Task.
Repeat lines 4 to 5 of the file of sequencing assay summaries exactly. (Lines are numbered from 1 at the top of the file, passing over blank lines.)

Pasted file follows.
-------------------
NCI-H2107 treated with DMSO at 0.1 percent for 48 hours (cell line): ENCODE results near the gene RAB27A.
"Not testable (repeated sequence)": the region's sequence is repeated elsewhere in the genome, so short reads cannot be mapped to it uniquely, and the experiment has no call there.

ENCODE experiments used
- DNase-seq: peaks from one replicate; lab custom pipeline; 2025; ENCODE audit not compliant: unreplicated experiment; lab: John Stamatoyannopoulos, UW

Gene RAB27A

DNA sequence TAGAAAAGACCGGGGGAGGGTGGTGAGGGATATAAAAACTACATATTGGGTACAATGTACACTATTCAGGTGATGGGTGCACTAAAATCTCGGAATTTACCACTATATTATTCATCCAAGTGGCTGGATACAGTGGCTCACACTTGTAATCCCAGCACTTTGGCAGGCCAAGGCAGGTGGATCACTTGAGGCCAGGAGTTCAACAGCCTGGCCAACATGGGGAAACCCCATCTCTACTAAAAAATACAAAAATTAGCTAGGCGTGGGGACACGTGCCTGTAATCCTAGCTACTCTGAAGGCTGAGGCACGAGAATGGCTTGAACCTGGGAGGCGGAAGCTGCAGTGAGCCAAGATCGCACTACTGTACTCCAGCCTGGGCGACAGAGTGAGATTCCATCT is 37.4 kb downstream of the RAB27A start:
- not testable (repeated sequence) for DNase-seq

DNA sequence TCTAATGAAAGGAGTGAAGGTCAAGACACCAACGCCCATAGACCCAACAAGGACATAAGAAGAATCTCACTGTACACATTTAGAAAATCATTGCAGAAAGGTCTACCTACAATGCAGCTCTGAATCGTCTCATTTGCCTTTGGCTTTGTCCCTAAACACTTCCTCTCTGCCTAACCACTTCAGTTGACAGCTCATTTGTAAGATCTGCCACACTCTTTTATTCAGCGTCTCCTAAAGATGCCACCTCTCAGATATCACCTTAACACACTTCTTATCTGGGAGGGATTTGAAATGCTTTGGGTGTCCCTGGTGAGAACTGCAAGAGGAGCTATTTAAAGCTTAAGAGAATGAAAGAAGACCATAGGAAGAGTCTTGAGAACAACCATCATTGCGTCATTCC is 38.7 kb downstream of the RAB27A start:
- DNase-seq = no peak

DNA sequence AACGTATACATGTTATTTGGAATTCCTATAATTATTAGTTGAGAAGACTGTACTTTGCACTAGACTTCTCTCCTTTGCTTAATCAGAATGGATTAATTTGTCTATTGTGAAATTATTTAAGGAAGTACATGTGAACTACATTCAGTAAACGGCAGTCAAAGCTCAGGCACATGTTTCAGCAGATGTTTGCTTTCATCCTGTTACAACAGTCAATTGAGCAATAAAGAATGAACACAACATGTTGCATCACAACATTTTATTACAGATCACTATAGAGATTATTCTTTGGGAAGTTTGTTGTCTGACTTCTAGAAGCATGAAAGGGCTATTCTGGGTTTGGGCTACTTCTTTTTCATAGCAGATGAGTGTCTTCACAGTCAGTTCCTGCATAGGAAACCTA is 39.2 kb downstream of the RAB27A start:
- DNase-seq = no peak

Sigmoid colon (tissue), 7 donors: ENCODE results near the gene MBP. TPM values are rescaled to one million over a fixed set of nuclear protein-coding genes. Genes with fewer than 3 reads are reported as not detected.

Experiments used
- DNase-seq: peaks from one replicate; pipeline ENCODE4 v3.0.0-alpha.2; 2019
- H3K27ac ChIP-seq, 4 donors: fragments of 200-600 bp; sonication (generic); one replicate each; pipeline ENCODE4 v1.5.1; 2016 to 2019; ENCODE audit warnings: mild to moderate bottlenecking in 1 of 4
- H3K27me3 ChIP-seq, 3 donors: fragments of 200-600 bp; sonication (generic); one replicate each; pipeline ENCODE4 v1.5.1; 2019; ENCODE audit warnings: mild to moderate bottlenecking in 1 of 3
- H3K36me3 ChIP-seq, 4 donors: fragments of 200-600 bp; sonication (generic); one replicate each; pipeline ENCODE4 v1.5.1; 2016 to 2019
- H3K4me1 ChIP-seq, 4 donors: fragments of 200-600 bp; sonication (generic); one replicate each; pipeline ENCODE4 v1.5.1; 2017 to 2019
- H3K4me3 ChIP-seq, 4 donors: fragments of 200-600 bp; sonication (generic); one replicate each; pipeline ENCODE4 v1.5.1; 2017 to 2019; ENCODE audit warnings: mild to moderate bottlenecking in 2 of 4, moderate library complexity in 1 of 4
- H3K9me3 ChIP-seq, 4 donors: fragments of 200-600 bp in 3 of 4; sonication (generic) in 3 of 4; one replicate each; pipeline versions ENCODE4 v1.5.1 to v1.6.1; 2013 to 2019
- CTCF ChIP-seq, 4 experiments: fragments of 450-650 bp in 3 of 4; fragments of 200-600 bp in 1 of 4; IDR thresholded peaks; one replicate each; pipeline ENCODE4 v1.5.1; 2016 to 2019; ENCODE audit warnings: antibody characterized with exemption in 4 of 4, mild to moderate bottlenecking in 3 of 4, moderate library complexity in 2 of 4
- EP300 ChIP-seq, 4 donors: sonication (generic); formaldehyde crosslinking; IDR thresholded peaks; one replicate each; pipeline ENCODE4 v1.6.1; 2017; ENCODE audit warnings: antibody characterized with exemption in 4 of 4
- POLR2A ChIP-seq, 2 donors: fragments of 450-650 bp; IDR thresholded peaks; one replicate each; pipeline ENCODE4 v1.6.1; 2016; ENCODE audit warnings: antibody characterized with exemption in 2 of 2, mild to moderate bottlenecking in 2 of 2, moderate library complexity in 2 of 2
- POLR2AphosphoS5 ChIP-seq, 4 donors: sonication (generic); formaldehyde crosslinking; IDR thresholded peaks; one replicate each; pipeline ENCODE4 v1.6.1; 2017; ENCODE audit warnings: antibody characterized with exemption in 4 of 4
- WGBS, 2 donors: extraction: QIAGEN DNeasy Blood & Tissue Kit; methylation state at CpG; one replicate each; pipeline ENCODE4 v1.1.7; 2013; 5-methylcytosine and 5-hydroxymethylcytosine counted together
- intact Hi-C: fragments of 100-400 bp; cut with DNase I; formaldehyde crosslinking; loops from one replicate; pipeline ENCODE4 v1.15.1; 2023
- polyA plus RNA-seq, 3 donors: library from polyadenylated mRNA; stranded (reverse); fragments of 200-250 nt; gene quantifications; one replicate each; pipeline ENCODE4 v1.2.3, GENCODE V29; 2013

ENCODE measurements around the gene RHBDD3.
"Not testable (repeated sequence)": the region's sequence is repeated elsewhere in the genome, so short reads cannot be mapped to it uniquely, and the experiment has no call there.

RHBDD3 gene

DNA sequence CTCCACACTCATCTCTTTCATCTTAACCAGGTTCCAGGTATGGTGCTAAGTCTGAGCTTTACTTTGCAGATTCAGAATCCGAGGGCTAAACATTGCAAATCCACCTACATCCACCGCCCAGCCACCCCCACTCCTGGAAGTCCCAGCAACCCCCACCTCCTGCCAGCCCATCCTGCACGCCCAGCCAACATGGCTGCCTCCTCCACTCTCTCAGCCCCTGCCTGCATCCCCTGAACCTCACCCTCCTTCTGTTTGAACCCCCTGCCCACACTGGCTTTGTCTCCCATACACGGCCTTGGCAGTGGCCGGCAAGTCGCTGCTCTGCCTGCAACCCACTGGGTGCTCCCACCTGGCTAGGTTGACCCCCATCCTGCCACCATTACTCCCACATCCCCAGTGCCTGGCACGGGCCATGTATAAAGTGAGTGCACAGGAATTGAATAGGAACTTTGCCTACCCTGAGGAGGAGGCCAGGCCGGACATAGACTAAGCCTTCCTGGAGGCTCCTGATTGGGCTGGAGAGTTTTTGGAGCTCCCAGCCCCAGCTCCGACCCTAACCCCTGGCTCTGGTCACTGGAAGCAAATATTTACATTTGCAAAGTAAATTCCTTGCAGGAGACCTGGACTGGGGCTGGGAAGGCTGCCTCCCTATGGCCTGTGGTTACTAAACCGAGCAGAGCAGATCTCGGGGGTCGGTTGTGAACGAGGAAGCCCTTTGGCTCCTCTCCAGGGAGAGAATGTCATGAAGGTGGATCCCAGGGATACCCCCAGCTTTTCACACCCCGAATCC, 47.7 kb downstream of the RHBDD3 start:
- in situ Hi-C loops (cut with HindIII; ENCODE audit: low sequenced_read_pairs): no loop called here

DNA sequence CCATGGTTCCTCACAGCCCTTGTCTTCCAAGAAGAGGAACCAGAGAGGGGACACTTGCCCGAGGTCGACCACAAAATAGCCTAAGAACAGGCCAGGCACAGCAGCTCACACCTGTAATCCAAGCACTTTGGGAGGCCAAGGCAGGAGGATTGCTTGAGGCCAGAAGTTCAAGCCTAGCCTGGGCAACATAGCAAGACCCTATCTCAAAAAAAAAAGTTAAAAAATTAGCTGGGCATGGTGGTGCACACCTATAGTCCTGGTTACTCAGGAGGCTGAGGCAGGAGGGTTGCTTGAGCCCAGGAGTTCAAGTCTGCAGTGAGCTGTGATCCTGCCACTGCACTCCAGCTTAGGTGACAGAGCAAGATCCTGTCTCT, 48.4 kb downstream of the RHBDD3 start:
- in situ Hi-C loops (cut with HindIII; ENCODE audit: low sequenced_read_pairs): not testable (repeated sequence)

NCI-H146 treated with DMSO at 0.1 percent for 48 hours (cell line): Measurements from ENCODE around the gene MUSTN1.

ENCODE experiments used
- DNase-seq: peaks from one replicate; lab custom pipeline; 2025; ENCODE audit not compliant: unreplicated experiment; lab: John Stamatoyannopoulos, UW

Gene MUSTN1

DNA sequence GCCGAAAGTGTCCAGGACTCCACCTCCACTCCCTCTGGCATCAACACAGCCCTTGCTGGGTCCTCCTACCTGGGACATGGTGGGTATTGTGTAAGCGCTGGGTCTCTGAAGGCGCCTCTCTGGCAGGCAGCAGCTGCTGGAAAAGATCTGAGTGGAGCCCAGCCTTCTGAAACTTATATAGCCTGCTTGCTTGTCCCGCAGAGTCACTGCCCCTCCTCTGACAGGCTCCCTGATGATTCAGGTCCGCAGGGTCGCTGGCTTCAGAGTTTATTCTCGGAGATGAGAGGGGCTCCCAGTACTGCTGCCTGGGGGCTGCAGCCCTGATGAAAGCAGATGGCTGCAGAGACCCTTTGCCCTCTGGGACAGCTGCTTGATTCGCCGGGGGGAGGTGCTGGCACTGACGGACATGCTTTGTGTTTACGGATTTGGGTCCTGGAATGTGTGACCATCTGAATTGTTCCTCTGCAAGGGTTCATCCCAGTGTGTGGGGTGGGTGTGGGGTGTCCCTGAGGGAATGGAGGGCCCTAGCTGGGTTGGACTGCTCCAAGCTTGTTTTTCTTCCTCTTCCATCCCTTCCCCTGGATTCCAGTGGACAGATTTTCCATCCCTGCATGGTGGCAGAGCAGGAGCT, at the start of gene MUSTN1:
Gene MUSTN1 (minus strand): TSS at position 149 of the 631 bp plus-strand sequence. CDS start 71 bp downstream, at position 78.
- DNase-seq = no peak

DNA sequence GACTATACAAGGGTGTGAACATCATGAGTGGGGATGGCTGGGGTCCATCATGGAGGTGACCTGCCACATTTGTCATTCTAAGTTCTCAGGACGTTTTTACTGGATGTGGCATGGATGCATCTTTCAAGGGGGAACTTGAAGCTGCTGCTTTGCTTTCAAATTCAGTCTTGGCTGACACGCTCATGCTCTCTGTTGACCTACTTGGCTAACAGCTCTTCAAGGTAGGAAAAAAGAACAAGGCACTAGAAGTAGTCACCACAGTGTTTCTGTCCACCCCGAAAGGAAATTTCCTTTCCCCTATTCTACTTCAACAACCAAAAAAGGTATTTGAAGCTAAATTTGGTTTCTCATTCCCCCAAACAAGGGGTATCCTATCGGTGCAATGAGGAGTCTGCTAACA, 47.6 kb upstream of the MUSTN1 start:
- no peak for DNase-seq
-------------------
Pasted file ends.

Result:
- DNase-seq: peaks from one replicate; lab custom pipeline; 2025; ENCODE audit not compliant: unreplicated experiment; lab: John Stamatoyannopoulos, UW

Gene RAB27A